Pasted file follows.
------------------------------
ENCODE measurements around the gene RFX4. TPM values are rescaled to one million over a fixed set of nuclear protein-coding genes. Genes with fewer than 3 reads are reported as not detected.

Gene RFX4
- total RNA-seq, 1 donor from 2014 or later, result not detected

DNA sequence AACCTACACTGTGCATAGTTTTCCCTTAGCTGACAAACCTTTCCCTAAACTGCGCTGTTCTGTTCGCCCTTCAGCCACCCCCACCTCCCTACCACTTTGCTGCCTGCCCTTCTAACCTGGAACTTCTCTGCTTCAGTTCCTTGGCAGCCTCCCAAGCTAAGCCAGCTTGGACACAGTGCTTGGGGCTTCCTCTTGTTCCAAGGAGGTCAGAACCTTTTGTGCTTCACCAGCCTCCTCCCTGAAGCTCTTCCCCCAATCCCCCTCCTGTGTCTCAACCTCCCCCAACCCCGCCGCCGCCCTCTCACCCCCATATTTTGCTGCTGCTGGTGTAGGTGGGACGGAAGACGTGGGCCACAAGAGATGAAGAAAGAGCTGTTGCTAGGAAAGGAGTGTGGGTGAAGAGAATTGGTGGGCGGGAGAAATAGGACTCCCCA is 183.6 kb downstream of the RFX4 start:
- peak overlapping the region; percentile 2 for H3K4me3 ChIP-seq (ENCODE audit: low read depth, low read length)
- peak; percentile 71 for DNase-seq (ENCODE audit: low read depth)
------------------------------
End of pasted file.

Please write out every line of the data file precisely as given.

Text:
ENCODE measurements around the gene RFX4. TPM values are rescaled to one million over a fixed set of nuclear protein-coding genes. Genes with fewer than 3 reads are reported as not detected.

Gene RFX4
- total RNA-seq, 1 donor from 2014 or later, result not detected

DNA sequence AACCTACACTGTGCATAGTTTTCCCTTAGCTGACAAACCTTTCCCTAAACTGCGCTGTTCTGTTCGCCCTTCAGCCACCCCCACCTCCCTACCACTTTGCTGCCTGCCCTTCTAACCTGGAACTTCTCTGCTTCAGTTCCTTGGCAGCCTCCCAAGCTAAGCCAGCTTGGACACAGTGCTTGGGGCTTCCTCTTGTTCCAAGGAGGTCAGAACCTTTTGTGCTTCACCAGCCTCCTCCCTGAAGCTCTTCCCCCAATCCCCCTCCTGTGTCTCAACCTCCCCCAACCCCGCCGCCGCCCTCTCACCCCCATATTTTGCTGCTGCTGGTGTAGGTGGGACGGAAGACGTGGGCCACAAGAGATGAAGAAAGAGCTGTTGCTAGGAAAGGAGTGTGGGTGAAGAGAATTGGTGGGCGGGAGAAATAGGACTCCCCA is 183.6 kb downstream of the RFX4 start:
- peak overlapping the region; percentile 2 for H3K4me3 ChIP-seq (ENCODE audit: low read depth, low read length)
- peak; percentile 71 for DNase-seq (ENCODE audit: low read depth)